Line 91 – I assume that the trials were conducted one at a time. How many replicates trials were conducted? Did the authors randomize the order of treatments you administered? Were experiments conducted around the same time of day? Were fish re-used?
Line 92 – Change allocated to ‘received’
Line 96 – One could argue that if the clay somehow harmed the fish (i.e. disrupted respiration) that the fish feeding behavior would not be the same between your treatments. I do not think this is the case because I know this type of clay is often used in turbidity experiments. However, this may not be evident to all readers. Please state why you are confident that the clay did not have any harmful effect on the fish (i.e. your own observations or previous studies).
Line 113 – Did you use a negative binomial GLM due to overdispersion using a Poisson distribution?
Line 153 – Im not sure what is meant by “skeleton”.
Line 154 – Please report the mesh size of the nylon in micrometers.
Line 159 – You state that movement by the experimenter affected the olfactory cue transmission. How did you attempt to standardize this across treatments?
Line 171 -174– This information would be more clear if presented in a table.
Line 177 – Subject-verb confusion. Consider inserting ‘to’ reduce disturbance.
Line 192 – ‘not included in the final data’ is redundant with previous statement. Please remove.
Line 199-203 This description is unclear. How did you quantify prey encounters? The number of times a fish visited a station or conducted a prey strike, moved within a certain distance of the prey? Please clarify.
Line 205 – State what the assumptions are and which were violated.
Line 246 – Remove ‘data of’
Line 249 – Not sure what n = 56 refers to here. Is this the number of replicate trials or the number of individuals eaten? It seems that the level of replication should refer to the number of trials. The most conservative approach would be to compare the total number of prey eaten per trial across the 4 treatments. This approach avoids pseudoreplication and adheres more strictly to the concept an experimental replicate. Please clearly state how many times these trials were repeated and justify the level of replication you have chosen.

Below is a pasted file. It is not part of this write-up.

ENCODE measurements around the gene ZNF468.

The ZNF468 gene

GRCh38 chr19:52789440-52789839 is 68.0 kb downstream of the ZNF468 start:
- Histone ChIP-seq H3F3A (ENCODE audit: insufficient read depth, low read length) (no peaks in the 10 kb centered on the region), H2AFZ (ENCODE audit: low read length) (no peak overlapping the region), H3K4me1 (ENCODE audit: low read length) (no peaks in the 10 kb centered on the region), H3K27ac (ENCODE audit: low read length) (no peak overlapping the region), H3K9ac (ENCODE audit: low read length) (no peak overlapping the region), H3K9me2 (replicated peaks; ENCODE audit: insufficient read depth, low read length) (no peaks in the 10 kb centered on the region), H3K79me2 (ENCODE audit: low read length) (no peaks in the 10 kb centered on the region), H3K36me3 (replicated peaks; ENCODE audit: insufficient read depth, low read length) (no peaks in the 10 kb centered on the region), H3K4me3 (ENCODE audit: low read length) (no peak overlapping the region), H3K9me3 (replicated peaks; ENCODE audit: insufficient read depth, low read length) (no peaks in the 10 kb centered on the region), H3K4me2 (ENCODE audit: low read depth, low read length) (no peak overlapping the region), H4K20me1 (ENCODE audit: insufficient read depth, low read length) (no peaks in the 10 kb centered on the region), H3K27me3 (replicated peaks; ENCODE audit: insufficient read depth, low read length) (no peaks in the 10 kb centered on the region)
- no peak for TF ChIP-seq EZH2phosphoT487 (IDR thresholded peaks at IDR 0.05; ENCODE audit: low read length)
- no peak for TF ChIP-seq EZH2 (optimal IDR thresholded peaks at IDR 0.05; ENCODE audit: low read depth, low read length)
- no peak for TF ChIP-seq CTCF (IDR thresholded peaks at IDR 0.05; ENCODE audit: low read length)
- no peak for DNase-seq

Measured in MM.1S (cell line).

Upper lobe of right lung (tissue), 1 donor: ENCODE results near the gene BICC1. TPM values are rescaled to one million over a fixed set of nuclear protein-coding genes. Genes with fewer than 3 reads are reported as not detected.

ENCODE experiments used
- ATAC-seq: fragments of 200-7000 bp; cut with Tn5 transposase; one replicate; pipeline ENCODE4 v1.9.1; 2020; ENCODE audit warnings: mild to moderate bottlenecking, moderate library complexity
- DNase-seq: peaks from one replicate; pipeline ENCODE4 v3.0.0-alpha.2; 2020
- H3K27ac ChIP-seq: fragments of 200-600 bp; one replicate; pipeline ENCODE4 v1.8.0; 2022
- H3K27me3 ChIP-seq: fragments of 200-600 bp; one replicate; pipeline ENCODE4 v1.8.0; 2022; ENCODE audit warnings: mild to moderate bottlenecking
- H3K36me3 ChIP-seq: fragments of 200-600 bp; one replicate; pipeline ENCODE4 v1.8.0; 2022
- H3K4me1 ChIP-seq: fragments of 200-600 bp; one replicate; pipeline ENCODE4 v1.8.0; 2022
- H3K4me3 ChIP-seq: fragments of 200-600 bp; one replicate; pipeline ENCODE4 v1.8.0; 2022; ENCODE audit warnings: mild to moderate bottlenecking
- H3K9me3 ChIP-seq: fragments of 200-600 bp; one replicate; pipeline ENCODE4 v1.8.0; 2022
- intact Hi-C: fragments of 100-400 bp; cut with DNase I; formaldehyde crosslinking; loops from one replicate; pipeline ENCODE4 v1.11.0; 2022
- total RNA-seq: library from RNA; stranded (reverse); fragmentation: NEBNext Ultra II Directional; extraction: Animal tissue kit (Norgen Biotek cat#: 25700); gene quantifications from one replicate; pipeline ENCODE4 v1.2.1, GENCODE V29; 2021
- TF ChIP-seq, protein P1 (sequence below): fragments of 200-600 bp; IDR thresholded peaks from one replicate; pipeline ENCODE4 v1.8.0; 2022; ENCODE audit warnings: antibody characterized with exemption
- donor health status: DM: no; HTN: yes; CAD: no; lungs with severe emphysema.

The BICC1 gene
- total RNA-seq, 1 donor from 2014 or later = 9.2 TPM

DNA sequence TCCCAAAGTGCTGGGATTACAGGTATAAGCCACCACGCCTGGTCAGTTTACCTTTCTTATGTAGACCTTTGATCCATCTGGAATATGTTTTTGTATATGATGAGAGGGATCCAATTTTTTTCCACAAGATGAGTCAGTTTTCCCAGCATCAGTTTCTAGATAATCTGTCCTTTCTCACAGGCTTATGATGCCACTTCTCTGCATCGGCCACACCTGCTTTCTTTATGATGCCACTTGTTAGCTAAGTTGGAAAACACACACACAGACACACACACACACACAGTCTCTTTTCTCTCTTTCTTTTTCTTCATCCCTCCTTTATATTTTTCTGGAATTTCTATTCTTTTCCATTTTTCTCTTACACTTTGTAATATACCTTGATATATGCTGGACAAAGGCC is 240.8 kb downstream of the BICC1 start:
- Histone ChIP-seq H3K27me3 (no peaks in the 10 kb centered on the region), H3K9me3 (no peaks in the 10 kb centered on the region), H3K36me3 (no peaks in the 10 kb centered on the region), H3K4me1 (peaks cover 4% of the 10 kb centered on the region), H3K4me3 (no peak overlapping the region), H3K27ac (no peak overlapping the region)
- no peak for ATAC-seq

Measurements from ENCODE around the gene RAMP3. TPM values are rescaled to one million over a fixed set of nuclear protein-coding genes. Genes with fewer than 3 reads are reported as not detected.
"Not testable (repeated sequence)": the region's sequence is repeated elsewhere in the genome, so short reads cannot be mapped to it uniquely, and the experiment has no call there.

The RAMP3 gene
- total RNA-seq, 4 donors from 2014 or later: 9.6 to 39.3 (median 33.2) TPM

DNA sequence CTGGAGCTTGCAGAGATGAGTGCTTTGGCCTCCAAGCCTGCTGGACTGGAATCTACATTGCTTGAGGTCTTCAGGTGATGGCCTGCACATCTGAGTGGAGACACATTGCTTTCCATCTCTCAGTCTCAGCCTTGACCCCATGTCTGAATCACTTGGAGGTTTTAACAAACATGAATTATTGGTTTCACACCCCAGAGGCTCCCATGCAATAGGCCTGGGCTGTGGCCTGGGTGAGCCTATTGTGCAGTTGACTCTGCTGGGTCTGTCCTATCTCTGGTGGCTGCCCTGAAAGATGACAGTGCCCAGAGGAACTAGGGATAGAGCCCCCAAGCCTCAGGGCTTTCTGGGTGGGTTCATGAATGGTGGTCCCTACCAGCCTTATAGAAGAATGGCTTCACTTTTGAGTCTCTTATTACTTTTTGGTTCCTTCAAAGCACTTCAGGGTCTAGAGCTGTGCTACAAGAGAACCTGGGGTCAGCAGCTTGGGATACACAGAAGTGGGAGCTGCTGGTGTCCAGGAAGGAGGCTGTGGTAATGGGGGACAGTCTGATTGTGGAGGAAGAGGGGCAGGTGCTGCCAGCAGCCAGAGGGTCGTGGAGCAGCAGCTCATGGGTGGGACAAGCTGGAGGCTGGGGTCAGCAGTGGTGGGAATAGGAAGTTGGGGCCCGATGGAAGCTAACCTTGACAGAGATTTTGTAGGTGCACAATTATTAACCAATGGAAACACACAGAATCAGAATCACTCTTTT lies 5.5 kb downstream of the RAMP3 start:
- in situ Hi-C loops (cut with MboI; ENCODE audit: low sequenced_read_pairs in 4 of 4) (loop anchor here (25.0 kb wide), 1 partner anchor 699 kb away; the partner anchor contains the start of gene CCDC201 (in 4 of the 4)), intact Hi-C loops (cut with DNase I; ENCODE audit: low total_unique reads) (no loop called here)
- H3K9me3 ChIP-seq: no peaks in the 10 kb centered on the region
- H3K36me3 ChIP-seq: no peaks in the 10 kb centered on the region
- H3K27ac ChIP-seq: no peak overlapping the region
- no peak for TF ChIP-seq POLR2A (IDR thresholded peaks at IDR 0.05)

Line 260 – Remove ‘for’ from the second part of the sentence
Line 267 - Asymptotic Logrank k-sample test with Sun’s scores. Please explain this test and test statistics in the methods.
Line 269 – Please explain the Sun’s score in the methods section and give a citation.
Line 298 – Change reduction to removal or consumption.
Line 317 – The prey are already dead in all experiments. You should state in the methods that you use the word ‘survive’ to mean that a prey remains at the end of the trial to avoid confusion.
Line 319 – When an organism leaves a refuge to go forage they expose themselves to predation risk. When they engage in actual foraging aren’t they increasing this risk due to diverting their attention away from predator detection? You could cite examples of this to further bolster your argument here.
All text and materials provided via this peer-review history page are made available under a Creative Commons Attribution License, which permits unrestricted use, distribution, and reproduction in any medium, provided the original author and source are credited.